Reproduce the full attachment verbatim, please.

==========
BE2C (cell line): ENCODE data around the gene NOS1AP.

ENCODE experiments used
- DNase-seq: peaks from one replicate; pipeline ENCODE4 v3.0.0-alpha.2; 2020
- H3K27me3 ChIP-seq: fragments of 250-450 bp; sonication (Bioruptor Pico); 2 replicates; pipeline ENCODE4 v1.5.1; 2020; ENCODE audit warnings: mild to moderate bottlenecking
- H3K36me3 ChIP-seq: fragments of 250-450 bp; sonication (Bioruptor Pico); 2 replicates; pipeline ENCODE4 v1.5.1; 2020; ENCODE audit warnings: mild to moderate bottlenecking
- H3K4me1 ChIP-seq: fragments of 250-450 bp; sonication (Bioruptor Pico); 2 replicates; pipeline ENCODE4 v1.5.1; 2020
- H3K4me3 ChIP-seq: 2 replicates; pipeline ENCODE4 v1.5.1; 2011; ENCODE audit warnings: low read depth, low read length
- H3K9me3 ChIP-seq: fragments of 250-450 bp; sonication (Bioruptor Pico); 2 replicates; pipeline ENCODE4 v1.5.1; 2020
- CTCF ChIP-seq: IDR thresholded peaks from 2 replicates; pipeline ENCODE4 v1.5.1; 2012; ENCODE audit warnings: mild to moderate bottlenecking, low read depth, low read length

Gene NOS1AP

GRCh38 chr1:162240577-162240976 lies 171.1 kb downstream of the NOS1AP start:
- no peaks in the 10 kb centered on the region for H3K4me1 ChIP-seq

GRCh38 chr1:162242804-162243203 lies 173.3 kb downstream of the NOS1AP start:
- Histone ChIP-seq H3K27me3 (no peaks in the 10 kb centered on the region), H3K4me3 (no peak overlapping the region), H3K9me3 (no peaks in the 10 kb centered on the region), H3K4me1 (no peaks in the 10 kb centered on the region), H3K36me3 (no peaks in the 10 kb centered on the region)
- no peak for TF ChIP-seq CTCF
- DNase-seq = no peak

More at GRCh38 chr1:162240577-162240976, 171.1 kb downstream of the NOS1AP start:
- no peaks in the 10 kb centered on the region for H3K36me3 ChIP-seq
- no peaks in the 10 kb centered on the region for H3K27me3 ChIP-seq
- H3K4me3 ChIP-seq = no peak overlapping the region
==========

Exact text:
BE2C (cell line): ENCODE data around the gene NOS1AP.

ENCODE experiments used
- DNase-seq: peaks from one replicate; pipeline ENCODE4 v3.0.0-alpha.2; 2020
- H3K27me3 ChIP-seq: fragments of 250-450 bp; sonication (Bioruptor Pico); 2 replicates; pipeline ENCODE4 v1.5.1; 2020; ENCODE audit warnings: mild to moderate bottlenecking
- H3K36me3 ChIP-seq: fragments of 250-450 bp; sonication (Bioruptor Pico); 2 replicates; pipeline ENCODE4 v1.5.1; 2020; ENCODE audit warnings: mild to moderate bottlenecking
- H3K4me1 ChIP-seq: fragments of 250-450 bp; sonication (Bioruptor Pico); 2 replicates; pipeline ENCODE4 v1.5.1; 2020
- H3K4me3 ChIP-seq: 2 replicates; pipeline ENCODE4 v1.5.1; 2011; ENCODE audit warnings: low read depth, low read length
- H3K9me3 ChIP-seq: fragments of 250-450 bp; sonication (Bioruptor Pico); 2 replicates; pipeline ENCODE4 v1.5.1; 2020
- CTCF ChIP-seq: IDR thresholded peaks from 2 replicates; pipeline ENCODE4 v1.5.1; 2012; ENCODE audit warnings: mild to moderate bottlenecking, low read depth, low read length

Gene NOS1AP

GRCh38 chr1:162240577-162240976 lies 171.1 kb downstream of the NOS1AP start:
- no peaks in the 10 kb centered on the region for H3K4me1 ChIP-seq

GRCh38 chr1:162242804-162243203 lies 173.3 kb downstream of the NOS1AP start:
- Histone ChIP-seq H3K27me3 (no peaks in the 10 kb centered on the region), H3K4me3 (no peak overlapping the region), H3K9me3 (no peaks in the 10 kb centered on the region), H3K4me1 (no peaks in the 10 kb centered on the region), H3K36me3 (no peaks in the 10 kb centered on the region)
- no peak for TF ChIP-seq CTCF
- DNase-seq = no peak

More at GRCh38 chr1:162240577-162240976, 171.1 kb downstream of the NOS1AP start:
- no peaks in the 10 kb centered on the region for H3K36me3 ChIP-seq
- no peaks in the 10 kb centered on the region for H3K27me3 ChIP-seq
- H3K4me3 ChIP-seq = no peak overlapping the region